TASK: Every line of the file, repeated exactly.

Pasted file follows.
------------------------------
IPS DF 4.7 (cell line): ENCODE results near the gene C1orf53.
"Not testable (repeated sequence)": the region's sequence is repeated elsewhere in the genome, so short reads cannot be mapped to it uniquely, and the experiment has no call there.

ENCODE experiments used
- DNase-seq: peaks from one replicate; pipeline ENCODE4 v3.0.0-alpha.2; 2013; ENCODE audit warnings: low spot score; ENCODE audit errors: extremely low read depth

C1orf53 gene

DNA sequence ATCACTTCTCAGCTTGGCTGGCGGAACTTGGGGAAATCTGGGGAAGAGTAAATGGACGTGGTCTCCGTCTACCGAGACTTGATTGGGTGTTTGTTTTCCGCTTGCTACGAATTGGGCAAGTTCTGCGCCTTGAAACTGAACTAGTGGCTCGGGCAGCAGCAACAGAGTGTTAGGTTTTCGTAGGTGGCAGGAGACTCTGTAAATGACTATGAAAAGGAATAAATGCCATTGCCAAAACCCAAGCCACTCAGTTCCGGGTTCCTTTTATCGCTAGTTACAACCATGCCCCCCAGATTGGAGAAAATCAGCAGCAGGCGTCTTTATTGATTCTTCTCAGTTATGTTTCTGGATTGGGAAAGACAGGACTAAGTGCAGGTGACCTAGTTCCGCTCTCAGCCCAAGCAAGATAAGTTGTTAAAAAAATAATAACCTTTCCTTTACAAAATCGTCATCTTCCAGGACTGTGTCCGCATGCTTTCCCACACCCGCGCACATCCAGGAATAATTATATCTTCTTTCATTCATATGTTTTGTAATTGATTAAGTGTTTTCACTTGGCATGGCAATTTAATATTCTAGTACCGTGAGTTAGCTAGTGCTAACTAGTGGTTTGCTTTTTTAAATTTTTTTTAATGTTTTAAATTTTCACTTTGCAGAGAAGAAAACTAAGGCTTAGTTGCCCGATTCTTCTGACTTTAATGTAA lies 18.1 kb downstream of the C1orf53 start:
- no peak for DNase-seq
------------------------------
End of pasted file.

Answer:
IPS DF 4.7 (cell line): ENCODE results near the gene C1orf53.
"Not testable (repeated sequence)": the region's sequence is repeated elsewhere in the genome, so short reads cannot be mapped to it uniquely, and the experiment has no call there.

ENCODE experiments used
- DNase-seq: peaks from one replicate; pipeline ENCODE4 v3.0.0-alpha.2; 2013; ENCODE audit warnings: low spot score; ENCODE audit errors: extremely low read depth

C1orf53 gene

DNA sequence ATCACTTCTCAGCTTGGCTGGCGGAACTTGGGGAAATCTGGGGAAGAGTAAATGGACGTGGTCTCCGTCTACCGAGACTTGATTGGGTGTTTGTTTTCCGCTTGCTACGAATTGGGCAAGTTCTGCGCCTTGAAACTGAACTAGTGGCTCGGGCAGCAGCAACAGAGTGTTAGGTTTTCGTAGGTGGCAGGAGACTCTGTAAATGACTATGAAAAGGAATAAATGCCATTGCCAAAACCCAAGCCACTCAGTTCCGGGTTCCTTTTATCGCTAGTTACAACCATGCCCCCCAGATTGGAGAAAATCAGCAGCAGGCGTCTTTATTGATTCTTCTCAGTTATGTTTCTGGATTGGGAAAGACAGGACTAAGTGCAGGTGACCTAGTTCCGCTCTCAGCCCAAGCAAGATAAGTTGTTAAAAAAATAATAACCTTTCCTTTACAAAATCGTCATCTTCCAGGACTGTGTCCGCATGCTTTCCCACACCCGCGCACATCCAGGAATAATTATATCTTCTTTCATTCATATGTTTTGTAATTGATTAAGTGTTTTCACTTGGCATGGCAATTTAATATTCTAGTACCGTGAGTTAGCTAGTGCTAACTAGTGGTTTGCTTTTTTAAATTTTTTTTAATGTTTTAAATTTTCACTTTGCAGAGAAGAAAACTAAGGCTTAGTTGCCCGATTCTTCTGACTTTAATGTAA lies 18.1 kb downstream of the C1orf53 start:
- no peak for DNase-seq